Student or Learner
I already know that words like "team" that emply a group of people, require they when you use a pronoun. But what with "anybody", "somebody"? I think it's "they" as well, but can you confirm? And what about words like "mankind". And "progeny"?
Thank you in advance.
Last edited by Raymott; 11-May-2010 at 07:02. Reason: change a mistake
"Team" and some other collective nouns can be treated as singular or plural depending on context, therefore "it" or "they" is OK.
•The team plays (it plays) according to its schedule. (unit = singular)
•The team couldn't agree (they couldn't agree) on their goals. (individuals = plural)
Somebody, anybody, nobody are singular pronouns an take a singular verb form.
Mankind/Progeny = singular/it
And I agree that 'anybody etc.' take a singular verb form, but the question was what preposition they take.
If you know the sex of "anybody", you'd write, "Anybody who forgot to bring his (her) assignment ...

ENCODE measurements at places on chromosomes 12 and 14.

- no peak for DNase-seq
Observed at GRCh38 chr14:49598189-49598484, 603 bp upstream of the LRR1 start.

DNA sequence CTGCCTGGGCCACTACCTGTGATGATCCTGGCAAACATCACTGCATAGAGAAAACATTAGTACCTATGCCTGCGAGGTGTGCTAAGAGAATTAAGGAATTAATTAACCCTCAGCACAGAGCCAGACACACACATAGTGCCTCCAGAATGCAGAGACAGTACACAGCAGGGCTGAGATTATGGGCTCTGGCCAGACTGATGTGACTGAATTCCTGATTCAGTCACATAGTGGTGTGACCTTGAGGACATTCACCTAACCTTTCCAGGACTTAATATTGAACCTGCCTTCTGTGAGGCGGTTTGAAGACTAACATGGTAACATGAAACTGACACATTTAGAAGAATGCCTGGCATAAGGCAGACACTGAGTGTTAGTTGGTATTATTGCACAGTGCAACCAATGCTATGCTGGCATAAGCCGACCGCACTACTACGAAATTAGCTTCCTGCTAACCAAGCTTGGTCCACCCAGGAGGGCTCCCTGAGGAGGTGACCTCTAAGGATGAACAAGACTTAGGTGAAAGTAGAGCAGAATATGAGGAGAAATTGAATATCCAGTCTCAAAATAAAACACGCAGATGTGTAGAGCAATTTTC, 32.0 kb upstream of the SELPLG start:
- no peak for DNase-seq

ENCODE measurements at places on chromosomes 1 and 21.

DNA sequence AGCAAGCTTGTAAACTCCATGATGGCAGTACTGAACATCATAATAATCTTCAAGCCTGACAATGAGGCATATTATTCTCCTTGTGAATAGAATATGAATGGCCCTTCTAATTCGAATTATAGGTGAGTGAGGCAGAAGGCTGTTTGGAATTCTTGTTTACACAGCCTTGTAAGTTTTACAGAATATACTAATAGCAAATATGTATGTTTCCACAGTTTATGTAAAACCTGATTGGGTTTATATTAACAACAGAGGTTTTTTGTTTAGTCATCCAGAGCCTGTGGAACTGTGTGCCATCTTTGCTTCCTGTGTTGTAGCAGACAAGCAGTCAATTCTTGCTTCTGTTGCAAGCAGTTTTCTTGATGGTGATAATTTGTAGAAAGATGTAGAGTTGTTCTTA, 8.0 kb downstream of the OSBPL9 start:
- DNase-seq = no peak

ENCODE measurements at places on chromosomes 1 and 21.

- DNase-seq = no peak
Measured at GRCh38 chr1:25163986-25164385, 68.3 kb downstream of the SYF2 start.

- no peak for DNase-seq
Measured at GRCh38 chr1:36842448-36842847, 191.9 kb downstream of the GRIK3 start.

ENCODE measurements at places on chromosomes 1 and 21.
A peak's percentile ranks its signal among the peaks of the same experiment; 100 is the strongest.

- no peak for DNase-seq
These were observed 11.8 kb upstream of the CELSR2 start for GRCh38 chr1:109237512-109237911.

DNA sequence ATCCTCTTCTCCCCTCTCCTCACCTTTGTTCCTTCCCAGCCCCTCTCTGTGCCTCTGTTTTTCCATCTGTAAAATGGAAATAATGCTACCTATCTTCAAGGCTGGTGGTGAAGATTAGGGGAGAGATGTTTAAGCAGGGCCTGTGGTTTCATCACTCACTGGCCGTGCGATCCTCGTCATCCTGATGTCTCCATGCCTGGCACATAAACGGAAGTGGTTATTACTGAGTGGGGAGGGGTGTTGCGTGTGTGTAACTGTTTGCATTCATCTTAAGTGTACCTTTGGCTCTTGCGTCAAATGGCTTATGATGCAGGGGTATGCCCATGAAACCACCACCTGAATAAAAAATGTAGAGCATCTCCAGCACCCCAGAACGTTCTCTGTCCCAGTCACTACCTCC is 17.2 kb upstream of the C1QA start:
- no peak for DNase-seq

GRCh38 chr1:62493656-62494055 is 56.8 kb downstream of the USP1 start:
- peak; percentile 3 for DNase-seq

Otherwise, you can use "his/her assignment", "his or her assignment", "their assignment", or change the sentence to avoid the problem: "Students who have forgotten to bring their assignments, see me after the class".
Note, however, that "they" is not a plural pronoun when it's used in this case. It's a singular "they" - just as 'you' has identical singular and plural forms.
I don't think I disagree with your post but at the same time I don't think I fully understand the reference to "preposition" and "they". Did the original post mean possessive adjective (his, her, their etc.) not preposition and your post "their" not "they"?
If anybody is late, they need to see me after class. I mean all cases/forms of the pronoun "they", including the possessive adjective.